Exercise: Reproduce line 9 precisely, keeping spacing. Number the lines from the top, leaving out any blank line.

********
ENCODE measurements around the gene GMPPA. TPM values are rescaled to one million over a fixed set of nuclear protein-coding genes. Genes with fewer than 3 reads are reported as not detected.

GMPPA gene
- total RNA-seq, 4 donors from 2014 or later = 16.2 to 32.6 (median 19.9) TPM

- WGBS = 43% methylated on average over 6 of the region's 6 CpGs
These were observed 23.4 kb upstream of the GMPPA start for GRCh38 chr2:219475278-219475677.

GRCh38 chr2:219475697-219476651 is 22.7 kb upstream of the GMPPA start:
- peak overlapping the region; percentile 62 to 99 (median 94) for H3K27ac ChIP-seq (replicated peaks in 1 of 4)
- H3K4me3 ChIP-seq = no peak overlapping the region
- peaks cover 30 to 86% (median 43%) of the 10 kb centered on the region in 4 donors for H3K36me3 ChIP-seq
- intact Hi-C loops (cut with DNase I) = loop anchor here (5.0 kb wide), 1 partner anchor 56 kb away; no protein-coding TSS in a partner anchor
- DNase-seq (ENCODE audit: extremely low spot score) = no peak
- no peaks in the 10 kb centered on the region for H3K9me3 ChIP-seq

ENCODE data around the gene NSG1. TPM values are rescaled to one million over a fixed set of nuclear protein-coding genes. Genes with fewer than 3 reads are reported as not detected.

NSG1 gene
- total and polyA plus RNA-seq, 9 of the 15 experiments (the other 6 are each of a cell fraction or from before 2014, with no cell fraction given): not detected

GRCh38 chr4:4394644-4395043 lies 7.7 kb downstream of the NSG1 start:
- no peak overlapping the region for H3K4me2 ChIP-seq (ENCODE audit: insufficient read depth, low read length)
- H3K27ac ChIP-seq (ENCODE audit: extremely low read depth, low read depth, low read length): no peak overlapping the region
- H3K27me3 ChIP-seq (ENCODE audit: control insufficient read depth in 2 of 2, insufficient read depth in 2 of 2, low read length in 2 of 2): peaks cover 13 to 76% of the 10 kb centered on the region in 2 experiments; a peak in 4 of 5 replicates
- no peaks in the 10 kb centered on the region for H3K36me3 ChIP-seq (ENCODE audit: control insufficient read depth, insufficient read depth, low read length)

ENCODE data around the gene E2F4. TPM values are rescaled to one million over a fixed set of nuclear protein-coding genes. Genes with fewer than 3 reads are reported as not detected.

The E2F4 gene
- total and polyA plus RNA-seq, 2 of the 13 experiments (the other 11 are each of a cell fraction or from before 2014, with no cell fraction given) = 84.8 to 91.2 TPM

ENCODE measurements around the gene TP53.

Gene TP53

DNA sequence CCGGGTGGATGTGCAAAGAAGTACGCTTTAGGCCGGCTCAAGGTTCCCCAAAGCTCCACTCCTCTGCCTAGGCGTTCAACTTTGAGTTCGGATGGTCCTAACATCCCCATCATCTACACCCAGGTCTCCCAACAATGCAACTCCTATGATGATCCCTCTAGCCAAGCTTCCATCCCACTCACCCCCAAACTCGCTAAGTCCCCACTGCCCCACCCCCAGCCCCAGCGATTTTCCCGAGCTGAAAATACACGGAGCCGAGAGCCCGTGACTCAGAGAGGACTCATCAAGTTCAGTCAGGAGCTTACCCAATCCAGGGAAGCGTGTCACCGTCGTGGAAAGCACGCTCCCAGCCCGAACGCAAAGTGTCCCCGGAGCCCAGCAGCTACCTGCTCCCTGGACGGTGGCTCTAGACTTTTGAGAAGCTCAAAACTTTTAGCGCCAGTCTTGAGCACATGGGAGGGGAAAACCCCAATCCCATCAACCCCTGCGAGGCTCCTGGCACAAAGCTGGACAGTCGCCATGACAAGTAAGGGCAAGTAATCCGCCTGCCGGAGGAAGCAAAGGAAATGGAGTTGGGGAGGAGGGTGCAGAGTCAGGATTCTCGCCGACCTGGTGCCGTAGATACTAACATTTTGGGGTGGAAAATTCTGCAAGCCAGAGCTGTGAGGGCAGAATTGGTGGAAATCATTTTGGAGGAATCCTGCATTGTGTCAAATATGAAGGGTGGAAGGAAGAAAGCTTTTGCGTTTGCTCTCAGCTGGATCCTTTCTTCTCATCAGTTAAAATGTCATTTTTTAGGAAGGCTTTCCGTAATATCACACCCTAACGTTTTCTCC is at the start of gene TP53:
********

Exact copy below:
- peaks cover 30 to 86% (median 43%) of the 10 kb centered on the region in 4 donors for H3K36me3 ChIP-seq